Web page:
If you are one of Florida's 14 million homeowners, homeowner insurance rates are rising at an unprecedented rate and the end is on the horizon. Insurance companies have increased tariffs by 111%, coverage has been reduced or gone bankrupt, homeowners are paying bills and are not to blame for pushing the weak insurance market.
It is easy to see why no new insurance laws have been passed this year and why some lawmakers and insurance companies have called for changes or special legislative sessions as the market collapses, but the reality is that lawmakers have made great strides in insurance reform in The past. . In the last years.
Last year alone, SB 76 and SB 1598 were signed to provide more protection for consumers and prevent fraudulent activity that raises rates. SB 76 is disappointed to see an interim injunction issued soon by a federal judge to prevent the execution of a key element in the fight against fraud.
It will take at least 18 months to see the impact of the new bill on the market, but it will take longer to see the full impact of the expected SB 76 decision. Instead of introducing new bills that can reduce insurer liability and increase costs, for homeowners, we need to focus on existing strong law enforcement agencies.
There are five areas where action can be taken without additional legislation leading to faster and more effective change for homeowners and the insurance market as a whole:
Florida has passed a number of bills in recent years, including criminal penalties and high fines for involvement in unauthorized claims or advertising to engage in activities that require licensing and regulation.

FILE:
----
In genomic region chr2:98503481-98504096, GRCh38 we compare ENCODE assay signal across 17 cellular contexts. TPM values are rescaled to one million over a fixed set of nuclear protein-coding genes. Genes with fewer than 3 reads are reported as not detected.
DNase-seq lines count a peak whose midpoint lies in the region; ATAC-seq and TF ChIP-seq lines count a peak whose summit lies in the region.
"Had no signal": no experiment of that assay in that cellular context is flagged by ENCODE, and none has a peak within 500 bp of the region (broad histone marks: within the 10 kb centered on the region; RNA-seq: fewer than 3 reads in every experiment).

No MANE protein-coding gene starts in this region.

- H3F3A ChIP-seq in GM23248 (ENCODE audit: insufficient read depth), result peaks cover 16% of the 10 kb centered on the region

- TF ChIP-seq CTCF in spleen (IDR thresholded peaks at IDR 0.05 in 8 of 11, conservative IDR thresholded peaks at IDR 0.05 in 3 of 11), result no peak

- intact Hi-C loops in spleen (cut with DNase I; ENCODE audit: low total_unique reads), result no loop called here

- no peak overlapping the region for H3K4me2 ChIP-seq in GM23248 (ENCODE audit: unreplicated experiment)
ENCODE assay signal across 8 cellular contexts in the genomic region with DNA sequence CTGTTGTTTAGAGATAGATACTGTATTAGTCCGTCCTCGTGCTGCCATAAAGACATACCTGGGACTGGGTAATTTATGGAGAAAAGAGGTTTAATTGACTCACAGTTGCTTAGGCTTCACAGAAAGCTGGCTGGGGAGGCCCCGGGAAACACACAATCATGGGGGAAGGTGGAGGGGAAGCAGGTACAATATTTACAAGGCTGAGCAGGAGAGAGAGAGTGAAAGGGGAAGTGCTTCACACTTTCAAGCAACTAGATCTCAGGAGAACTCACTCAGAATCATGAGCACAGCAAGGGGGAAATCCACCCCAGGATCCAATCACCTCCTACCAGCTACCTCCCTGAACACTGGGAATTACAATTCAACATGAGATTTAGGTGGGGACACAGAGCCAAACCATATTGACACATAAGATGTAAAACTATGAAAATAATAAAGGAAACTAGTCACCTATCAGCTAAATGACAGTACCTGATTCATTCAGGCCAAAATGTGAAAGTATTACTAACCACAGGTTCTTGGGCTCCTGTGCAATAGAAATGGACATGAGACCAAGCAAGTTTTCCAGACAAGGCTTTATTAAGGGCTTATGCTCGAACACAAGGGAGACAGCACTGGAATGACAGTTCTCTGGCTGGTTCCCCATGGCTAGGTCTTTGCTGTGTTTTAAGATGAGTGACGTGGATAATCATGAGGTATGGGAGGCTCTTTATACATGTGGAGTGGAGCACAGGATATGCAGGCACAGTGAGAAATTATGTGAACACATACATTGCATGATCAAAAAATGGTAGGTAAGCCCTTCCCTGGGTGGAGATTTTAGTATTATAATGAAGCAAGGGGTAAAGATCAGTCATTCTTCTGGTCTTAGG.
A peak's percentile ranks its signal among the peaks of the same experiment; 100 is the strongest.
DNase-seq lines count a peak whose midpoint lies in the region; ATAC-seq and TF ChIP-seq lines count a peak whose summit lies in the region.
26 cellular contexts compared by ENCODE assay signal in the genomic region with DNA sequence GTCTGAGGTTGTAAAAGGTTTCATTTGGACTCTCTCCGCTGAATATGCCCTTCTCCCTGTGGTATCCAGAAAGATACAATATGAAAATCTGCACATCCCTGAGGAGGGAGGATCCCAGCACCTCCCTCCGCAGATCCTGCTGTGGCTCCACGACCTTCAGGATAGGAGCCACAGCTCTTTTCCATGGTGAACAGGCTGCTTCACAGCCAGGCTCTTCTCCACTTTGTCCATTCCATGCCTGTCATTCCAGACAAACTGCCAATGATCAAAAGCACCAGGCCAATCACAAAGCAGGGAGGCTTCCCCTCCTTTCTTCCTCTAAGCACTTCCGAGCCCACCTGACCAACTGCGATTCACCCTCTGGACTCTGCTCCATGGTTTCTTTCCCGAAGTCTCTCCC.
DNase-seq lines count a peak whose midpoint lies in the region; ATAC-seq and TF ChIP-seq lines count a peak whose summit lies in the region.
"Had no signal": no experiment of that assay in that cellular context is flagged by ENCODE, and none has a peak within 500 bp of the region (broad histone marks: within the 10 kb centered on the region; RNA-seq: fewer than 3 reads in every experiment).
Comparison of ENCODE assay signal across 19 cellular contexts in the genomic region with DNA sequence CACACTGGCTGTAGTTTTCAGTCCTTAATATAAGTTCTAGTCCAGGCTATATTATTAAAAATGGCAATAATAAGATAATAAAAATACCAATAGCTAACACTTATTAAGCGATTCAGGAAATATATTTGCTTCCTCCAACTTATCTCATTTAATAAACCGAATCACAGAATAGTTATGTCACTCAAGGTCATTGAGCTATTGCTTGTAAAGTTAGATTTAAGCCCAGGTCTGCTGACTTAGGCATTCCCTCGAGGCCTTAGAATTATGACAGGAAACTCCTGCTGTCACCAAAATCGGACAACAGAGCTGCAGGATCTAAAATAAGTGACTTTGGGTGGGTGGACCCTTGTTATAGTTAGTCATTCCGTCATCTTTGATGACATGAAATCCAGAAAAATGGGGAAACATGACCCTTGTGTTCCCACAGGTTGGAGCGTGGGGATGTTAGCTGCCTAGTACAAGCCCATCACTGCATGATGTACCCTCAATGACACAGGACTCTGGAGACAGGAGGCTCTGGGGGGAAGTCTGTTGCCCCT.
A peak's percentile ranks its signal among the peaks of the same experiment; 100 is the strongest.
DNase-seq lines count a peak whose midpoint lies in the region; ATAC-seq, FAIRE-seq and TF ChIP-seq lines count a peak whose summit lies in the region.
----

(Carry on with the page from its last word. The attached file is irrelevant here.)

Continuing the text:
A state investigator recently discovered that state attorneys, even if state regulators investigate, do not always pursue false accusations. This prevents fraud investigators from using their limited resources to file lawsuits against certain persons.
the story goes on
bad actor We all pay the price with fewer choices and higher rewards. We must commit to giving homeowners sufficient time and resources to enforce and enforce insurance laws.
allegation of fraud
Filing an unlicensed lawsuit is a fraud and a third-degree crime in Florida. While encouraging insurance companies not to get involved in unlicensed litigation, the need to license and regulate recovery companies will go a long way in eliminating fraud in our state.
Insurers in Florida are being unfairly exploited by unlicensed and unregulated bad actors who artificially increase the frequency and intensity of claims, resulting in higher tariffs with less coverage. Lawyers need to understand how fraud affects not only those involved in a lawsuit, but all consumers in Florida. Reducing in-country fraud, in turn, will reduce rewards. Last year's report by Florida Consumer Insurance Lawyers revealed insurance fraud
With rising premiums, the average home costs $ 400-700 a year.
Florida Hurricane Disaster Fund
Increase access to hurricane funds in Florida so that insurers do not have to buy expensive reinsurance from foreign organizations and do not cover the costs of insurers. This can have a serious impact on insurance rates.
When insurance companies do not pay their debts and are fair in the case of legal claims, claims are encouraged, which only prolongs the litigation process and makes claims more open and unnecessary. Insurers should be encouraged not to challenge legal claims and policyholders, including litigants, should be encouraged to make fair payments to avoid disputes.
As an advocate for insurers, the Florida State Insurance Regulators Association is looking for a strong insurance market, but not one with low coverage and high costs for homeowners.
As the hurricane season draws to a close and the insurance market continues to decline, it is up to state attorneys and insurance companies to act quickly and do their best to reduce fraud and litigation and help balance the market. application.
Chris Curie is chairman of the board of directors of the Florida State Insurance Regulators Association. Insurance focuses on consumer protection.
This article was originally published in the Palm Beach Post: Existing Law Enforcement Agencies Will Put Pressure on Insurance Rates